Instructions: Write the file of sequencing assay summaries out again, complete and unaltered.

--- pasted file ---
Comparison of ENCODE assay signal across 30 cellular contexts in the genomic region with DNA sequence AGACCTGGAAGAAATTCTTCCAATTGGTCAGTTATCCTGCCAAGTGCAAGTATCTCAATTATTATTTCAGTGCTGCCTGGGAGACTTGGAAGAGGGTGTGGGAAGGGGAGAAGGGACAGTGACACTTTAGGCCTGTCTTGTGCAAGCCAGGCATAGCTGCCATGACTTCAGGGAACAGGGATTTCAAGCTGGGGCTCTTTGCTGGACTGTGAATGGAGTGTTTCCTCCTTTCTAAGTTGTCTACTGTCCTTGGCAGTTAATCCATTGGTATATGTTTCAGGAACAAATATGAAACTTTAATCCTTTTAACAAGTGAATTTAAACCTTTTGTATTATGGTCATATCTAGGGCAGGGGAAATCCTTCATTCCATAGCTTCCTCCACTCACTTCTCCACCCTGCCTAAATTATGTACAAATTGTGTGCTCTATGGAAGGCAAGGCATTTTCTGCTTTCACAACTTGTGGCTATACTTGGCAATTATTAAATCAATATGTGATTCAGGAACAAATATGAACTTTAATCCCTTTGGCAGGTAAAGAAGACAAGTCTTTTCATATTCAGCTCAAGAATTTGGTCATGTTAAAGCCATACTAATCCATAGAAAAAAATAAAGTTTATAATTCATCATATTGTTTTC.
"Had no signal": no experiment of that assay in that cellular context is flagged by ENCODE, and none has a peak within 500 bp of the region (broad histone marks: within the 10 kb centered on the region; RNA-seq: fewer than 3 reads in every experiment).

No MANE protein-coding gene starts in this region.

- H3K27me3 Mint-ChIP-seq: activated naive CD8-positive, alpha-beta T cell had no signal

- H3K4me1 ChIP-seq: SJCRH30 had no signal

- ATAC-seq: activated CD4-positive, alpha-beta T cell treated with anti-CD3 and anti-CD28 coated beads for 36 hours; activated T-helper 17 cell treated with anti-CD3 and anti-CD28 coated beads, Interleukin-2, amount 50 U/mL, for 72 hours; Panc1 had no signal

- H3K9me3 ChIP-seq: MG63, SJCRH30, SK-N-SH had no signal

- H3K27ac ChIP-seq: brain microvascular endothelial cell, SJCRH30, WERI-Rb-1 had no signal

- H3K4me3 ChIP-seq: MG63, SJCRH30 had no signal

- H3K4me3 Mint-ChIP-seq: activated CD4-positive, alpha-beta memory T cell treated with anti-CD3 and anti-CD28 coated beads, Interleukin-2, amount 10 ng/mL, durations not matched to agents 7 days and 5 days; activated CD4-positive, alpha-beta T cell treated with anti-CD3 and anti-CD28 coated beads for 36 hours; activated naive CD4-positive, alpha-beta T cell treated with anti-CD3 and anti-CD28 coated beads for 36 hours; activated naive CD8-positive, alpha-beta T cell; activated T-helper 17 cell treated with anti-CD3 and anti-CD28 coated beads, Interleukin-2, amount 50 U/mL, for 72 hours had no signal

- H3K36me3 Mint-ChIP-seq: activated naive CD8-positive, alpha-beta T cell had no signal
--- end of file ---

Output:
Comparison of ENCODE assay signal across 30 cellular contexts in the genomic region with DNA sequence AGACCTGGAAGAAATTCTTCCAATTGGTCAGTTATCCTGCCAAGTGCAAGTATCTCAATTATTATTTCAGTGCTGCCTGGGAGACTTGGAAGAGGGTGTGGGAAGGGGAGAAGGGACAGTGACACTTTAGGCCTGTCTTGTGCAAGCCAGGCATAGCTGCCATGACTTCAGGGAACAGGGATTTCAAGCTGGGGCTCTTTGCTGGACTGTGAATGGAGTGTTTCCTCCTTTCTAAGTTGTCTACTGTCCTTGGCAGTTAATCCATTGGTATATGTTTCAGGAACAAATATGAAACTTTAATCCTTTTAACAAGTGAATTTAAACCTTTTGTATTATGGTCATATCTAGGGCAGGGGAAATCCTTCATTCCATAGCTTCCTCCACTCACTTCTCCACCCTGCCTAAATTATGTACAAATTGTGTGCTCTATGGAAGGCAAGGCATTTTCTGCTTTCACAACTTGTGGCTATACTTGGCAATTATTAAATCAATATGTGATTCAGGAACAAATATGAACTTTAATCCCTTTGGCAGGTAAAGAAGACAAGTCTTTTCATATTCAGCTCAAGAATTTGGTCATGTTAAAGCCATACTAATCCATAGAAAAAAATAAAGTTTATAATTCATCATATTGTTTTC.
"Had no signal": no experiment of that assay in that cellular context is flagged by ENCODE, and none has a peak within 500 bp of the region (broad histone marks: within the 10 kb centered on the region; RNA-seq: fewer than 3 reads in every experiment).

No MANE protein-coding gene starts in this region.

- H3K27me3 Mint-ChIP-seq: activated naive CD8-positive, alpha-beta T cell had no signal

- H3K4me1 ChIP-seq: SJCRH30 had no signal

- ATAC-seq: activated CD4-positive, alpha-beta T cell treated with anti-CD3 and anti-CD28 coated beads for 36 hours; activated T-helper 17 cell treated with anti-CD3 and anti-CD28 coated beads, Interleukin-2, amount 50 U/mL, for 72 hours; Panc1 had no signal

- H3K9me3 ChIP-seq: MG63, SJCRH30, SK-N-SH had no signal

- H3K27ac ChIP-seq: brain microvascular endothelial cell, SJCRH30, WERI-Rb-1 had no signal

- H3K4me3 ChIP-seq: MG63, SJCRH30 had no signal

- H3K4me3 Mint-ChIP-seq: activated CD4-positive, alpha-beta memory T cell treated with anti-CD3 and anti-CD28 coated beads, Interleukin-2, amount 10 ng/mL, durations not matched to agents 7 days and 5 days; activated CD4-positive, alpha-beta T cell treated with anti-CD3 and anti-CD28 coated beads for 36 hours; activated naive CD4-positive, alpha-beta T cell treated with anti-CD3 and anti-CD28 coated beads for 36 hours; activated naive CD8-positive, alpha-beta T cell; activated T-helper 17 cell treated with anti-CD3 and anti-CD28 coated beads, Interleukin-2, amount 50 U/mL, for 72 hours had no signal

- H3K36me3 Mint-ChIP-seq: activated naive CD8-positive, alpha-beta T cell had no signal